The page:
In the fall of 1682, under the branches of a mighty elm tree that grew along the Delaware River, the chiefs of the Lenape (represented by their spokesman Chief Tamanend) met with William Penn. A Treaty of Friendship was made between.
On March 4-6, 2010 the Penn Treaty Museum, an online museum, in partnership with the Nanticoke Lenni-Lenape Tribal Nation and members of the Religious Society of Friends, came together in Philadelphia to commemorate the principles of fairness, peace and social justice symbolized by the Treaty Tree.
The Great Elm stood majestically at Shackamaxon, a sacred gathering place for our people. It was a living reminder of the hope of “living as one flesh and one blood . . . as long as the creeks and rivers run and the sun, moon and stars endure.” On March 5, 1810, the Treaty Tree fell in a storm and became a national story printed in newspapers of the time. Two hundred years later, using spoken word and American Indian dancing and drumming, the story was told of how a simple act of friendship under the canopy of the Great Elm, sealed with a wampum belt, represented the best of our human spirit.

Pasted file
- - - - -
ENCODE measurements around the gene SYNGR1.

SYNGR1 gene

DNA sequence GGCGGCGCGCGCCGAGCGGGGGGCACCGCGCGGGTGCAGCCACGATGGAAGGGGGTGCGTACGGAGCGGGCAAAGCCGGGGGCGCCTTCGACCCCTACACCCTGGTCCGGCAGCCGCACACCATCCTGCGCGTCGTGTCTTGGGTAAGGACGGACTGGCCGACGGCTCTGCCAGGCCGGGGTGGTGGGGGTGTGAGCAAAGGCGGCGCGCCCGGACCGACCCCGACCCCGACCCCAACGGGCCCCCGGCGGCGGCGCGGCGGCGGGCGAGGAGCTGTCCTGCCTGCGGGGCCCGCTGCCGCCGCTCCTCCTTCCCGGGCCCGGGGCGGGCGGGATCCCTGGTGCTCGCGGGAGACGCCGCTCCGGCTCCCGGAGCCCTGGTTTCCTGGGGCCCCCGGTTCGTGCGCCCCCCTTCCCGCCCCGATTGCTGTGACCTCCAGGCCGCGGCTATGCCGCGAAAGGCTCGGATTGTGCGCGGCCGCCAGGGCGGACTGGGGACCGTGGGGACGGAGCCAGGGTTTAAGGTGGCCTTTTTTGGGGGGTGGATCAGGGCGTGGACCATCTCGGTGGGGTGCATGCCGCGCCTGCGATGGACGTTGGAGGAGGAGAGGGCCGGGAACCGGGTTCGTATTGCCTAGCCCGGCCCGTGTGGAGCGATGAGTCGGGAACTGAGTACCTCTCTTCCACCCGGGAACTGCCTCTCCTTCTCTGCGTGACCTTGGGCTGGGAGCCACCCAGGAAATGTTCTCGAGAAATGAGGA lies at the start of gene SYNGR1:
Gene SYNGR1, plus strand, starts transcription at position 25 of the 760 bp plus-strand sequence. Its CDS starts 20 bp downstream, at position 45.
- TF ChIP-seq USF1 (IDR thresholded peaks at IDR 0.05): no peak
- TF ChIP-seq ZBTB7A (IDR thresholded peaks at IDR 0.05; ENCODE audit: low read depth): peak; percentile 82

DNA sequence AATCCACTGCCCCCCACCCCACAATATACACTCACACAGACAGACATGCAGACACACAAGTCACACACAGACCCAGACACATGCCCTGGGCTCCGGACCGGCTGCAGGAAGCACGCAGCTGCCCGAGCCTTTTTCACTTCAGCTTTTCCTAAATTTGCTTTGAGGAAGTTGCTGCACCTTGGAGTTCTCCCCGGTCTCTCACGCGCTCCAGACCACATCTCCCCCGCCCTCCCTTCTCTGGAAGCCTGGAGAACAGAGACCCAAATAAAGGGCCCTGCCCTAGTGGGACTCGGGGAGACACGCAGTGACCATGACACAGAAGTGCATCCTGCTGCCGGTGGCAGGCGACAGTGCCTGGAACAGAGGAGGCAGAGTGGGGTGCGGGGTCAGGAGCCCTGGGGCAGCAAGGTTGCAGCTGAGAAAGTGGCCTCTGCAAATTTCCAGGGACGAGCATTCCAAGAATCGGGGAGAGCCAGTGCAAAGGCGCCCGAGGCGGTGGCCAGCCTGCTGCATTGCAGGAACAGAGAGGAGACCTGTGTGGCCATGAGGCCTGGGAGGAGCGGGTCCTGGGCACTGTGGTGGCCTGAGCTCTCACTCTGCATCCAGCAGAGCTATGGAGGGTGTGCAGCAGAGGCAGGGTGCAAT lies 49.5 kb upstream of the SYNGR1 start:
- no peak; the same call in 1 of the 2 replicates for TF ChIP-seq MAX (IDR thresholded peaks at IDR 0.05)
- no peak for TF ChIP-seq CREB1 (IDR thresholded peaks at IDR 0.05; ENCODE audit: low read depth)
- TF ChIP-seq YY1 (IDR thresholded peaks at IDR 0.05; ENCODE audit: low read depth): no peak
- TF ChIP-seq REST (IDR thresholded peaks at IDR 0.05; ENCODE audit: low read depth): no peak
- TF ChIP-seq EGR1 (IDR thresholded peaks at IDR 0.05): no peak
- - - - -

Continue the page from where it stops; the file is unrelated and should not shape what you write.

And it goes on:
At the Penn Treaty Museum sponsored events, The Chiefs of the Nanticoke Lenni-Lenape Tribal Nation and the Lenape Indian Tribe of Delaware were joined by dignitaries from the Philadelphia Yearly Meeting of the Religious Society of Friends, the regional vice-president of the National Congress of American Indians, and Lenape/Delaware people.
Dr. Gregory Schaaf of the Center for Indigenous Arts and Culture in Santa Fe, New Mexico, was a keynote speaker and presented on the significance of wampum belts and peace trees, with a special focus on the 1682 Treaty of Friendship that paved the way for the founding of Pennsylvania. The Atwater-Kent Musuem loaned the original belt given by Chief Tamanend to William Penn the Historical Society of Pennsylvania for display during the celebration.